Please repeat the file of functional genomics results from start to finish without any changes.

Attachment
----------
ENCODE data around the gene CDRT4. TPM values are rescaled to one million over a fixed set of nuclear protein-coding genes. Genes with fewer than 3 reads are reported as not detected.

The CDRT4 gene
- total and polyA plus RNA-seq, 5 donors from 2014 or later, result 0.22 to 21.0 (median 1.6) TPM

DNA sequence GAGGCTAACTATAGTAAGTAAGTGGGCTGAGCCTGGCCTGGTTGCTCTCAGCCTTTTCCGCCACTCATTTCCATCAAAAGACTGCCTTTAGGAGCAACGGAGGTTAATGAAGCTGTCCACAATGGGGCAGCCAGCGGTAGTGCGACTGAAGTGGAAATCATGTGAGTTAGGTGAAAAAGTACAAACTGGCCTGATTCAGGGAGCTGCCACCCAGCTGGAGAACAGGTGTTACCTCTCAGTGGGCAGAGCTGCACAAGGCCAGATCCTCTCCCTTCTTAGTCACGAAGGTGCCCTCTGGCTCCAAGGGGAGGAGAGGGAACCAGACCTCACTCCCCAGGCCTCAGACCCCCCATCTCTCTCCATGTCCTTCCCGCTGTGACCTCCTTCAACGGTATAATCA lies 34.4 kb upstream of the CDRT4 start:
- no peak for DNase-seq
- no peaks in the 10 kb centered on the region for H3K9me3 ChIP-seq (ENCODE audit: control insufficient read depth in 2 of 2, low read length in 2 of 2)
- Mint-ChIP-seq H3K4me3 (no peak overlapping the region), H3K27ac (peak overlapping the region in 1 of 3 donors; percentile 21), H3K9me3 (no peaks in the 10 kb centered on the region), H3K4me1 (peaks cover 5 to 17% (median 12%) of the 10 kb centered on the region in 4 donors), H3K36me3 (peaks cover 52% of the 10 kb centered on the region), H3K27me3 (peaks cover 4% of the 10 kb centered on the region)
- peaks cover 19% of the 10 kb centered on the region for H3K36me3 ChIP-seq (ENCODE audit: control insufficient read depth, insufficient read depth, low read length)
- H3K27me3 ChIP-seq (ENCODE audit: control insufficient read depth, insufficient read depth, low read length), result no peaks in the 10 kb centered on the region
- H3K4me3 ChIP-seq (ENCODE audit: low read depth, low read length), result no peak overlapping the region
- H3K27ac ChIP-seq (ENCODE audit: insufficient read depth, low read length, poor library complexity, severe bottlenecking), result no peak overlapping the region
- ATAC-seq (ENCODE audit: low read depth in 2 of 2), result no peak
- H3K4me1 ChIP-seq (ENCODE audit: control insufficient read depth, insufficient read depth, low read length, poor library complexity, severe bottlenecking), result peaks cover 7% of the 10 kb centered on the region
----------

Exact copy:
ENCODE data around the gene CDRT4. TPM values are rescaled to one million over a fixed set of nuclear protein-coding genes. Genes with fewer than 3 reads are reported as not detected.

The CDRT4 gene
- total and polyA plus RNA-seq, 5 donors from 2014 or later, result 0.22 to 21.0 (median 1.6) TPM

DNA sequence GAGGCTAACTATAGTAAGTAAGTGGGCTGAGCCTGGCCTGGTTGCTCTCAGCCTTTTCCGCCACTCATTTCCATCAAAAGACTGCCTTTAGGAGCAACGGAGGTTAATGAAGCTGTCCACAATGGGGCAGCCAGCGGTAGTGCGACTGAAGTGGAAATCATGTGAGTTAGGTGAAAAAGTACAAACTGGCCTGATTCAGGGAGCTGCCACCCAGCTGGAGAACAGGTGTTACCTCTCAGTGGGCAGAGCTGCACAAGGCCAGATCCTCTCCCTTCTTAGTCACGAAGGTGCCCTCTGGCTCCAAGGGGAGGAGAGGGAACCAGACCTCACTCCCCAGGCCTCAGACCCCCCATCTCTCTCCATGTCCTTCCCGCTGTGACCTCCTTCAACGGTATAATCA lies 34.4 kb upstream of the CDRT4 start:
- no peak for DNase-seq
- no peaks in the 10 kb centered on the region for H3K9me3 ChIP-seq (ENCODE audit: control insufficient read depth in 2 of 2, low read length in 2 of 2)
- Mint-ChIP-seq H3K4me3 (no peak overlapping the region), H3K27ac (peak overlapping the region in 1 of 3 donors; percentile 21), H3K9me3 (no peaks in the 10 kb centered on the region), H3K4me1 (peaks cover 5 to 17% (median 12%) of the 10 kb centered on the region in 4 donors), H3K36me3 (peaks cover 52% of the 10 kb centered on the region), H3K27me3 (peaks cover 4% of the 10 kb centered on the region)
- peaks cover 19% of the 10 kb centered on the region for H3K36me3 ChIP-seq (ENCODE audit: control insufficient read depth, insufficient read depth, low read length)
- H3K27me3 ChIP-seq (ENCODE audit: control insufficient read depth, insufficient read depth, low read length), result no peaks in the 10 kb centered on the region
- H3K4me3 ChIP-seq (ENCODE audit: low read depth, low read length), result no peak overlapping the region
- H3K27ac ChIP-seq (ENCODE audit: insufficient read depth, low read length, poor library complexity, severe bottlenecking), result no peak overlapping the region
- ATAC-seq (ENCODE audit: low read depth in 2 of 2), result no peak
- H3K4me1 ChIP-seq (ENCODE audit: control insufficient read depth, insufficient read depth, low read length, poor library complexity, severe bottlenecking), result peaks cover 7% of the 10 kb centered on the region